Ex-LA: I’m already voting for Garcetti. He’s currently my councilman and also a friend. There was never really any other choice for me. Plus, Greuel’s unnecessarily negative campaign tactics have been a total turn-off, which many people know will be her greatest detriment.

     
    • Tim April 20, 2013 at 10:09 am #

      I live in LA and my water comes from a tube thing with funny handles on either side. Yesterday I saw a lake at the end of my driveway when grandpa was watering the driveway; is that Owens Lake? Sometimes I make a tiny pee-pee in a big bowl of water, pull a lever, and watch it swirl away, I think it goes to El Segundo to feed the fish but I am not sure.
      Have you guys seen the new iphone? Really kool.
      Snirk, Gafaw, pffft. burp 😉

       
      • Trouble April 20, 2013 at 1:04 pm #

        Tim- the next time I go tubing in the Owens ,usually around the 4th of July, I’ll think of you when I decide if I should get out to go. Be careful thou, I love to fish year round. Drink up.

         
        • Tim April 20, 2013 at 5:50 pm #

          Trouble is… we L-aliens drink your jenkem, go nuts, and then wonder why we are nuts. Oh well, nuthin’ I can do about it, I’ll just pour a Scotch and Trouble Tonic. (and put some damn booze in it this time!)
          It will be OK, in the morning I’ll follow up with a trouble bubble bath and a Double Trouble Latte to sober up.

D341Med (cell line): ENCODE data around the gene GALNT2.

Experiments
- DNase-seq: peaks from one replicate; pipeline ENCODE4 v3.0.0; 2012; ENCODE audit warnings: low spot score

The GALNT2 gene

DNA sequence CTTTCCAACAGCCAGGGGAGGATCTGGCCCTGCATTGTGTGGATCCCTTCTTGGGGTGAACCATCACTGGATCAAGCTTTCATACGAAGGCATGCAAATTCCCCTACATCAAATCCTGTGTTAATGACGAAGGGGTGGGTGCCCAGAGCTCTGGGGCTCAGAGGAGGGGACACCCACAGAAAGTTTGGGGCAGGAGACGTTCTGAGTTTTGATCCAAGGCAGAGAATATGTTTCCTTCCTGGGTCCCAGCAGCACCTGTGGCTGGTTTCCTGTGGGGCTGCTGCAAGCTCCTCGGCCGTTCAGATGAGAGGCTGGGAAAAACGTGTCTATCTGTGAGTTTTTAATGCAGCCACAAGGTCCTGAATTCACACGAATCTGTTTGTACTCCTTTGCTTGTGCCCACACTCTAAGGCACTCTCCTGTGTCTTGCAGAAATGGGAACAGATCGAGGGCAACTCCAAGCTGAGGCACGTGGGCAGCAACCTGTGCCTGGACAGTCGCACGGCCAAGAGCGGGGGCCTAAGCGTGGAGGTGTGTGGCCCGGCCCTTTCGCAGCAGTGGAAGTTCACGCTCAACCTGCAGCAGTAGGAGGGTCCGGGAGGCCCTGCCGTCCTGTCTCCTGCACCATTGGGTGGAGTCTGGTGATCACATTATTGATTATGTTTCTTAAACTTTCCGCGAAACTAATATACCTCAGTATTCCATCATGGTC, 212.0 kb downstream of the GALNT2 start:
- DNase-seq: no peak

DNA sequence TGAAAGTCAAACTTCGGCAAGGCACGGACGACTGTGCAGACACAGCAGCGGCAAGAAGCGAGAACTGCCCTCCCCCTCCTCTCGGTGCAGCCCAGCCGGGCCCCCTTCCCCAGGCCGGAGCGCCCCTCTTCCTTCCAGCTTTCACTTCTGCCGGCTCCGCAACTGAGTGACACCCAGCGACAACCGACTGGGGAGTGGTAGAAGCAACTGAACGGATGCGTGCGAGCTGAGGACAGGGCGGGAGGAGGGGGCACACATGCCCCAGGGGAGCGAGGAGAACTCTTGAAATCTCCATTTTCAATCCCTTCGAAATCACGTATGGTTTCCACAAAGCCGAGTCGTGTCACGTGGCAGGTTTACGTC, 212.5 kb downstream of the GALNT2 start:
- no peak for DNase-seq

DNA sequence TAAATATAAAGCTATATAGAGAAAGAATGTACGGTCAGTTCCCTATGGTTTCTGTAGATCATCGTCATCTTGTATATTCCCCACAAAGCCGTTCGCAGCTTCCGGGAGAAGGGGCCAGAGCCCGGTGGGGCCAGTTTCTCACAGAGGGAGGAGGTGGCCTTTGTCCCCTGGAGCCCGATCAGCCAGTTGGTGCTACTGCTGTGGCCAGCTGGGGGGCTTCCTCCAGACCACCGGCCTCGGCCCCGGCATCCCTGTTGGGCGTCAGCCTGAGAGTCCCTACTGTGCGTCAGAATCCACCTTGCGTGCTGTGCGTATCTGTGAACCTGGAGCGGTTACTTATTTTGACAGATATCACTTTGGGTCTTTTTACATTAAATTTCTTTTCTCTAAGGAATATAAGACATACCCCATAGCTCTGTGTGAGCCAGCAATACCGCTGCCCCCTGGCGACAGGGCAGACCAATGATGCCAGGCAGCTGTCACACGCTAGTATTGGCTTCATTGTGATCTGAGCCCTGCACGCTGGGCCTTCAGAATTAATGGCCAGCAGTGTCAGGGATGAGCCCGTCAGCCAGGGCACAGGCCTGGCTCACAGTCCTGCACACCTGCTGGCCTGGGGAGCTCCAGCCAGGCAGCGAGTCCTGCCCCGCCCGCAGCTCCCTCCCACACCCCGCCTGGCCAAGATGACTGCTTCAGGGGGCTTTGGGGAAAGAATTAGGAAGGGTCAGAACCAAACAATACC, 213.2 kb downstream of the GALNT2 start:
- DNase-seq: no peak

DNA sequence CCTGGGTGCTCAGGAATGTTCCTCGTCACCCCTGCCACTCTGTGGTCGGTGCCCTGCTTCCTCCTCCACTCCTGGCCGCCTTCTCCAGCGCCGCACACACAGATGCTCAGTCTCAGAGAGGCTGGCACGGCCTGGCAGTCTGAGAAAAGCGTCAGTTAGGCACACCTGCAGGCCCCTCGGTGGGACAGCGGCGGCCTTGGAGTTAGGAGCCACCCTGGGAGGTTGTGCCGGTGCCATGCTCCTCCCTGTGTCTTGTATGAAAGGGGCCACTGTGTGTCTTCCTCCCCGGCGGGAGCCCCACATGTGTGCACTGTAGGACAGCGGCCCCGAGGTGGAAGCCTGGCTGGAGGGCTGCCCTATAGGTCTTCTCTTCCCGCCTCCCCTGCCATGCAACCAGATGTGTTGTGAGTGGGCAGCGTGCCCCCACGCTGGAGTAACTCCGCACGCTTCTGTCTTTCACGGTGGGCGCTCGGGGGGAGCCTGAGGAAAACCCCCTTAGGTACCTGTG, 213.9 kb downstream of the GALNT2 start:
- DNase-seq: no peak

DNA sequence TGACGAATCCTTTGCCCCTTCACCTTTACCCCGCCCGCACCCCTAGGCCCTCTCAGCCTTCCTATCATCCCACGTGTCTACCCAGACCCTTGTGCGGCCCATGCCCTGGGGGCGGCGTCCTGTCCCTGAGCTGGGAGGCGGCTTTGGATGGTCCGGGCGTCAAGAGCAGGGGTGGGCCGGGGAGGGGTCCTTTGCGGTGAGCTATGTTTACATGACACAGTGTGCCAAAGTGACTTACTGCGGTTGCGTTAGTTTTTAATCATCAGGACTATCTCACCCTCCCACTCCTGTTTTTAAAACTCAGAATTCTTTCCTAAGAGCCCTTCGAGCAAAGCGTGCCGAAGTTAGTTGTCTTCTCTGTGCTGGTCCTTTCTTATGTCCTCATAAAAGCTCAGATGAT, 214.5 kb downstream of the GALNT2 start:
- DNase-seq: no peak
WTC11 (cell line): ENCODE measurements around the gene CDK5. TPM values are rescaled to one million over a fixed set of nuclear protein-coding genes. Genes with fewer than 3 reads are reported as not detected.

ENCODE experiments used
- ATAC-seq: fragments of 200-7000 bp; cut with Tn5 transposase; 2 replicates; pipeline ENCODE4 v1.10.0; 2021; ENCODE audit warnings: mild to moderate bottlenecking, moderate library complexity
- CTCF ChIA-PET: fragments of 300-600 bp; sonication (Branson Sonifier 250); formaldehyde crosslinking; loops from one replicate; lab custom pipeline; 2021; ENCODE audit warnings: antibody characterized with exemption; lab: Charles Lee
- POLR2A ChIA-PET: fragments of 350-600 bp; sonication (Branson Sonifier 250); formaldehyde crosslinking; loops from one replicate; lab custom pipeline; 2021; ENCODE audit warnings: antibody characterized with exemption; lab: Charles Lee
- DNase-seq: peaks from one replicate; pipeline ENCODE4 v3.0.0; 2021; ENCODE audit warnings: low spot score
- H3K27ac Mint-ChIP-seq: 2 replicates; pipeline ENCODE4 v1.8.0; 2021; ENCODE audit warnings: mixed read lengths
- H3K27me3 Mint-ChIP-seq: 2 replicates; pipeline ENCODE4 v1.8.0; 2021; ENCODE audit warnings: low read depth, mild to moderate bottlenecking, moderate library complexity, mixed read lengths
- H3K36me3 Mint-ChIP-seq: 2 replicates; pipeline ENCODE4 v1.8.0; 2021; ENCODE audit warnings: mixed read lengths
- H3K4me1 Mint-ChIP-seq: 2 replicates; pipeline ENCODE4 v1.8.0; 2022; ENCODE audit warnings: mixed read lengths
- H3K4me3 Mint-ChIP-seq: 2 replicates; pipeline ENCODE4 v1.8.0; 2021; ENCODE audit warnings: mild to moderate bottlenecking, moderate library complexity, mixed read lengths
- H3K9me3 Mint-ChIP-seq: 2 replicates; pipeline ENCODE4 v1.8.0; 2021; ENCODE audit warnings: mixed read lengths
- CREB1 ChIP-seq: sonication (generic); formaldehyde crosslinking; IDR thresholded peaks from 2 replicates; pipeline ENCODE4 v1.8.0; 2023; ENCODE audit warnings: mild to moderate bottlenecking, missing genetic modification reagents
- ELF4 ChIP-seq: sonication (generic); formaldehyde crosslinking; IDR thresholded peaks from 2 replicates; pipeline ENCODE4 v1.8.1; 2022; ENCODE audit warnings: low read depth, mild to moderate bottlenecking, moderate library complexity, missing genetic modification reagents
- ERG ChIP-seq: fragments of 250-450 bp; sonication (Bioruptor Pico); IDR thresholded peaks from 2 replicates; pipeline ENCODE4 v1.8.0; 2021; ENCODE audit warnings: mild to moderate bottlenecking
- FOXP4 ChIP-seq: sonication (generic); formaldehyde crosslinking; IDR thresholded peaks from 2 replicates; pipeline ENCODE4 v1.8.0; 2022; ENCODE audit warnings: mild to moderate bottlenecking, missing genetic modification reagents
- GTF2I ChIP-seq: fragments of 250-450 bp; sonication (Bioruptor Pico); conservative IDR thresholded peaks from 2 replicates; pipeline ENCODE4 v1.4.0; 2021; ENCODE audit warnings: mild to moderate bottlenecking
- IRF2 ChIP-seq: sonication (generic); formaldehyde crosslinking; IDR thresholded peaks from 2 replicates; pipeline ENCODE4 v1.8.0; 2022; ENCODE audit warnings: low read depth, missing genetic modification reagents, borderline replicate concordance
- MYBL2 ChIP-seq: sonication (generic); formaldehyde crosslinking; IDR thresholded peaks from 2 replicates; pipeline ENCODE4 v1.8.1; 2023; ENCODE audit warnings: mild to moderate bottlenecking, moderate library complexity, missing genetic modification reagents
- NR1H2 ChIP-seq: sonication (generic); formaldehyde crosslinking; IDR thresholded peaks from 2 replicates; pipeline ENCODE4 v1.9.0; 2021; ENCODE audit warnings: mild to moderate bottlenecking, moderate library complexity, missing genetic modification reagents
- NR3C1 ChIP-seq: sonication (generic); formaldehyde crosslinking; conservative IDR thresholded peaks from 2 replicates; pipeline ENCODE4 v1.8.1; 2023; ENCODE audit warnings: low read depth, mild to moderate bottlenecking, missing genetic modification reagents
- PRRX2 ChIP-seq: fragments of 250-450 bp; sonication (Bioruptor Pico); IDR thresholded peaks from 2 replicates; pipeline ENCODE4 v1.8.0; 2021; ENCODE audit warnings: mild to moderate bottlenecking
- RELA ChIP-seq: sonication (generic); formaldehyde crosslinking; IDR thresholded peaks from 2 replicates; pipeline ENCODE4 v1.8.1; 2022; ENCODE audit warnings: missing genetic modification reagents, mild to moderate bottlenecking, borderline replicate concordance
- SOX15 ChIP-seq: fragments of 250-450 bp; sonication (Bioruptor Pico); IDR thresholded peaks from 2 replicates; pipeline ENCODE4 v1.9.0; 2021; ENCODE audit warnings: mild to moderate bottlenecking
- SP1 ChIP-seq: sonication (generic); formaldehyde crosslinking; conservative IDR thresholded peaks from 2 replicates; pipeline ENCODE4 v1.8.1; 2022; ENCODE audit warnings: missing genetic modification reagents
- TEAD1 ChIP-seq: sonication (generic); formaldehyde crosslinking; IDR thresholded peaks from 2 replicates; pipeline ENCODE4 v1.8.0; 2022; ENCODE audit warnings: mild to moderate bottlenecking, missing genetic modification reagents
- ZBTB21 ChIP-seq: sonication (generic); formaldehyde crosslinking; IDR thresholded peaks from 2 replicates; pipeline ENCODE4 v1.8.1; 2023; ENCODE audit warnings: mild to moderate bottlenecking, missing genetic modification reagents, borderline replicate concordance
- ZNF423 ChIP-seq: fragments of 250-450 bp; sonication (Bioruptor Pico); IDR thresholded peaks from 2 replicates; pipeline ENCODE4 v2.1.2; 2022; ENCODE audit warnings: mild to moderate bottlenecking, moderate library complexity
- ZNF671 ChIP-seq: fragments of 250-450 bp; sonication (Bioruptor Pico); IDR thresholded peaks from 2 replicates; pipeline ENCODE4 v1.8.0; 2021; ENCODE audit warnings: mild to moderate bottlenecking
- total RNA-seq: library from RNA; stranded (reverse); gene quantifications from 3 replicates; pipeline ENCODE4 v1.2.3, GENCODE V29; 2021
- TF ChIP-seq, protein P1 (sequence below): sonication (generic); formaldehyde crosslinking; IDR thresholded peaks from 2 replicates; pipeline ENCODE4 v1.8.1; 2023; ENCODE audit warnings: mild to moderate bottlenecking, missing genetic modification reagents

Mmmmm, mmmm.
          Yummy?

           
          • Trouble April 21, 2013 at 8:48 am #

            Tim- I think your more troubled than I.

             
        • Mark April 21, 2013 at 11:30 am #

          I don’t conserve water but I don’t have any problem peeing in the river and give a little back.

          It’s looking like this will be one of the dryiest summers we’ve seen in some time. It will also be interesting to see how much Crowley rises from it’s current level.

           
  9. Tim April 20, 2013 at 10:28 am #

    Over 2,000,000 people travel 395 every year, many from LA.
    Whatever you do, DO NOT PUT UP A SAVE OWENS LAKE or RESTORE OWENS VALLEY billboard that directs travelers to a blog and website.
    People will see it and that would be bad.
    Um-kay.

     
  10. Philip Anaya April 20, 2013 at 8:10 pm #

    A cynical approach to the perception of the water issues of Los Angeles and the Owens Valley can be entertaining, truthful and exceedingly intelligent. However, if we can apply also wisdom and solutions to difficult problems and the future, maybe there will be water for all of the people in a 100 years, or the painful truth, only water for the few.

    ” A thing is right when it tends to preserve the integrity,stability and beauty of the Biotic Community. It is wrong when it tends otherwise”
    Aldo Leopold

     
  11. Tim April 21, 2013 at 11:45 am #

    A serious comment for you Philip Anaya.
    I don’t know a single person in Los Angeles who HAS NOT heard about Save Mono Lake yet I continually meet people who are unaware that Owens Lake was full prior to the aqueduct. Education and political pressure are the only things that are going to change the situation in a meaningful way that will influence LADWP. It is up to US as the public to become pro-active; government is by and for the people yet it appears government now operates independently of US.
    Over 2,000,000 people travel 395 every year, educate them.

     
    • Cool, clear, water April 22, 2013 at 6:39 am #

      People never planned here for water.

       
    • Philip Anaya April 22, 2013 at 7:54 pm #